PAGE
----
While the support is impressive, it’s predominantly automated.

How private is satellite broadband?

Privacy in this context refers to the ability of users to browse the internet without allowing a third party, like an unwanted person, company, or government, to know the nature of this data. Here are three layers of privacy for satellite broadband connections:

Operator privacy

The privacy guarantees of satellite operators depend on the privacy laws of the country they operate in and the operator’s honesty.

Network privacy

The data itself is encrypted and secured during its entire journey to space and back using state-of-the-art encryption and security protocols.

However, the inherent nature of satellite transmission means signals travel long distances, potentially increasing exposure to interception.

Businesses who are worried about this can add another layer of privacy using a VPN service.

Online services privacy

A business’s privacy also depends on the tools that they utilise. Google, Facebook, LinkedIn, OpenAI, etc, all have some access to aspects of your data. This is outside the scope of satellite broadband but is an often overlooked aspect of people’s privacy concerns.

How can my business get satellite broadband?

See our list of satellite business broadband providers and contact them.

As this is a nascent market, we’re still in the process of setting up our satellite business broadband comparison service so we currently cannot provide this.

In the meantime, you can compare business broadband deals to get the best deal on traditional broadband.

Satellite broadband sacalability

Satellite broadband offers scalability that is suitable for growing businesses, even for those without access to fibre or 5G broadband. Here are three ways in which it can match even the fastest growing companies:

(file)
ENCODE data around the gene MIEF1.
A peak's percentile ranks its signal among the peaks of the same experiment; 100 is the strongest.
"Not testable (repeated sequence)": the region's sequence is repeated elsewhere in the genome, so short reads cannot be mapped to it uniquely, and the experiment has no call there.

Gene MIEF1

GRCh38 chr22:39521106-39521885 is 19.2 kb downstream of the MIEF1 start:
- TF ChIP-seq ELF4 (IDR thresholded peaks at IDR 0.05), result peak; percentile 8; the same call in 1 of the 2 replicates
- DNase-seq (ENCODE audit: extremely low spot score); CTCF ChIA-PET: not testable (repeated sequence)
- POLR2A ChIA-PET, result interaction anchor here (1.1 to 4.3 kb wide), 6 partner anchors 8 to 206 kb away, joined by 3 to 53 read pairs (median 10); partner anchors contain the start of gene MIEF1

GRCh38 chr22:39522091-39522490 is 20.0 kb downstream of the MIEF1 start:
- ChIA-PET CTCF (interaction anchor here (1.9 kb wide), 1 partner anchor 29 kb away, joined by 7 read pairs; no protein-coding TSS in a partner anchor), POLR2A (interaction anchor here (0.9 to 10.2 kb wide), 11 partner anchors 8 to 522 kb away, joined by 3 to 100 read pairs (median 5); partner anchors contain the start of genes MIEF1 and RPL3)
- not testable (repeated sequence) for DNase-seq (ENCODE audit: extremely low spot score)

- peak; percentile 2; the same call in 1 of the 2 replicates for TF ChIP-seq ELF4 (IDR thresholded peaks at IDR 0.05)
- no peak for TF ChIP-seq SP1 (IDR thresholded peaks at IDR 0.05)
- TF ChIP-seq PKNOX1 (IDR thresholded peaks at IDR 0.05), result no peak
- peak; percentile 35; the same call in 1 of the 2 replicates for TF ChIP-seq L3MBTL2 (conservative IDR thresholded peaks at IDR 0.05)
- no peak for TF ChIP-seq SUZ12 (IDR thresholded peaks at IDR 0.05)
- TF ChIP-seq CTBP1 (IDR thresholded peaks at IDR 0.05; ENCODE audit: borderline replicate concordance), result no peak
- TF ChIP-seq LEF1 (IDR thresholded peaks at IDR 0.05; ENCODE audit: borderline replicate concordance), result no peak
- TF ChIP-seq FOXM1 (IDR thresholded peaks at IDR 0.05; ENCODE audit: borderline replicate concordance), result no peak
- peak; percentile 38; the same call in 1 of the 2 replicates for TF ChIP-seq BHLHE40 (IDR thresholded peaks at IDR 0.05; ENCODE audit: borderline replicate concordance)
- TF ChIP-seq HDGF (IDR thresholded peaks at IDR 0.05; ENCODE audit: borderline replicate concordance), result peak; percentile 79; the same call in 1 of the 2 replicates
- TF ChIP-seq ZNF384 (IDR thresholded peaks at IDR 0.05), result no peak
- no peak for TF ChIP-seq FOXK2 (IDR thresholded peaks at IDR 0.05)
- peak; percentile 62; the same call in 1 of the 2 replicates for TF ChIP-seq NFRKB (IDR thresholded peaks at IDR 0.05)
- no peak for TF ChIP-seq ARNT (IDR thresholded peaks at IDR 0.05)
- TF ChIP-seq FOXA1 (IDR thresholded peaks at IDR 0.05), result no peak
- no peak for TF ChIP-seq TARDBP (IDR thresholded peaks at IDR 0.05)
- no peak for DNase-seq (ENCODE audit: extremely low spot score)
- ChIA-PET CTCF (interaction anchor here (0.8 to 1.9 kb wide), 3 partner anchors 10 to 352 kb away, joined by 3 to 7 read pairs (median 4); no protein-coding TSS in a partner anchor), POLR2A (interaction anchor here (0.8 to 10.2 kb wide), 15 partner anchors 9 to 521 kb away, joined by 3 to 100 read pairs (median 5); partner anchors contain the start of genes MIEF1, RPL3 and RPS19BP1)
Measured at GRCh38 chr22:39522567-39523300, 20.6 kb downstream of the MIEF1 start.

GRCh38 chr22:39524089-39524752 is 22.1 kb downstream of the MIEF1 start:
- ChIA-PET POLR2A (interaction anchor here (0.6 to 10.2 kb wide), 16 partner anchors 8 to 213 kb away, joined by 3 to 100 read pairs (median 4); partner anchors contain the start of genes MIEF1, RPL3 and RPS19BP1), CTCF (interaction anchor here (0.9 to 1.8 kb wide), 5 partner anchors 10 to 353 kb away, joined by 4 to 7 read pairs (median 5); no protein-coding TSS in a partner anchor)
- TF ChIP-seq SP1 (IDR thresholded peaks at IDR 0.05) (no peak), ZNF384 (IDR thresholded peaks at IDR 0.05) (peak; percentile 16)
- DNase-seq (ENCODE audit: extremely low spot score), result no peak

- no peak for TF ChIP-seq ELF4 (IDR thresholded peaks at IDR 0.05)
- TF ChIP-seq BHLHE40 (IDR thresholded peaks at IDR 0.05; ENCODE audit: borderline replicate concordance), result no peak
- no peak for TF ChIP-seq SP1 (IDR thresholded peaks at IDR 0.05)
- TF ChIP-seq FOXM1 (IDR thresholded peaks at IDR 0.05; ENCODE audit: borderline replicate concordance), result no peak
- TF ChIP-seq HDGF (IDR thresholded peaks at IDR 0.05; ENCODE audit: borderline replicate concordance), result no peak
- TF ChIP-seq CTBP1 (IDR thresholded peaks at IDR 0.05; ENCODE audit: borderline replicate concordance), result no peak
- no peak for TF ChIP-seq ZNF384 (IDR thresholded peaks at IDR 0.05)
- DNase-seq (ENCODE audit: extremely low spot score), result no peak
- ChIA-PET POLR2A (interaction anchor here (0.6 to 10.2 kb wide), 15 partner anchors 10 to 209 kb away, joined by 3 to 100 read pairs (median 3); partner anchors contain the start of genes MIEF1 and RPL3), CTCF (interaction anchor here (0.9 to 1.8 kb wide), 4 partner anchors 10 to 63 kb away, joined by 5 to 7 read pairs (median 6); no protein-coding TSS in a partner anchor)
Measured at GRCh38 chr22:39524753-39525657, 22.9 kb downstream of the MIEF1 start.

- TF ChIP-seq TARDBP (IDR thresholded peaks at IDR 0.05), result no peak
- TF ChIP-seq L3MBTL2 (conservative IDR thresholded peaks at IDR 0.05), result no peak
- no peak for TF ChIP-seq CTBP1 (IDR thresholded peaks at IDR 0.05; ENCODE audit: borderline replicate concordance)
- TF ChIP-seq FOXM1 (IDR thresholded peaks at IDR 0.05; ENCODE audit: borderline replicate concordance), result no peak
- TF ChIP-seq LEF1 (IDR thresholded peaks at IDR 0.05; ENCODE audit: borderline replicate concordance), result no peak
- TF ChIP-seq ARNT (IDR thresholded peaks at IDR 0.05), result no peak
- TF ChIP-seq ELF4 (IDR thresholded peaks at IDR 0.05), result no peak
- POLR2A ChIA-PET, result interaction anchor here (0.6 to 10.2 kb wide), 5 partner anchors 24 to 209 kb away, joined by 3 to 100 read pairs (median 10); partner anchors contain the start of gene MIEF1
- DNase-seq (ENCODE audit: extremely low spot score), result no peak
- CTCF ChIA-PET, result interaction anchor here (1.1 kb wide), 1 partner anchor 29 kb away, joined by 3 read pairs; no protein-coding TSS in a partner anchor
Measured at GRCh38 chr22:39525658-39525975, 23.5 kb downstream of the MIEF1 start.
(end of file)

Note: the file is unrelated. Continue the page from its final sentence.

Improving infrastructure

Improving infrastructure

Satellite networks are growing and improving. Existing LEO networks like Starlink and OneWeb are continuously launching new units into orbit, while Eutelsat and ViaSat networks are gradually upgrading into more capable high-orbit satellite fleets.

Upgradable packages

Upgradable packages

Satellite broadband deals come in a range of tiers. As your business internet needs grow, you can move into a higher tier with faster speed limits and a higher data cap.

Also, your business can segment its internet usage and use a different satellite network for each. For example, backing up non-critical data onto cloud storage can be done using a slower GEO network to release the burden on the main LEO connection.

Growing fibre and 5G networks

Growing fibre and 5G networks

Fibre and 5G broadband networks are constantly expanding and will likely reach 99.9% of business properties in the future. Therefore, your business broadband plan could be to use satellite broadband until these become available.

Satellite business broadband – FAQs

Our business broadband experts answer commonly asked questions on satellite business broadband in the UK.

How do I install satellite business broadband?

Most companies will receive their satellite dishes and any other required equipment, such as a modem and business broadband router, through the post, accompanied by instructions on installing them, making it a DIY task in most cases.

However, some third-party providers offer custom installations, so your business can outsource this task. Alternatively, companies like Spacelink Installations specialise in providing professional installation services.

What’s the difference between satellite broadband and 5G broadband?

While both satellite and 5G broadband are wireless technologies, they are delivered through different means. Satellite broadband is provided via satellites in orbit, whereas 5G (along with other mobile broadband technologies like 4G, 3G, and LTE) is delivered through terrestrial cellular antennas.

5G offers faster speeds and lower latency but is only available within proximity to these antennas. In contrast, satellite broadband, though slower and with higher latency, offers ubiquitous coverage, making it accessible from virtually anywhere.

See this comparison between 5G vs fibre broadband to compare these two technologies.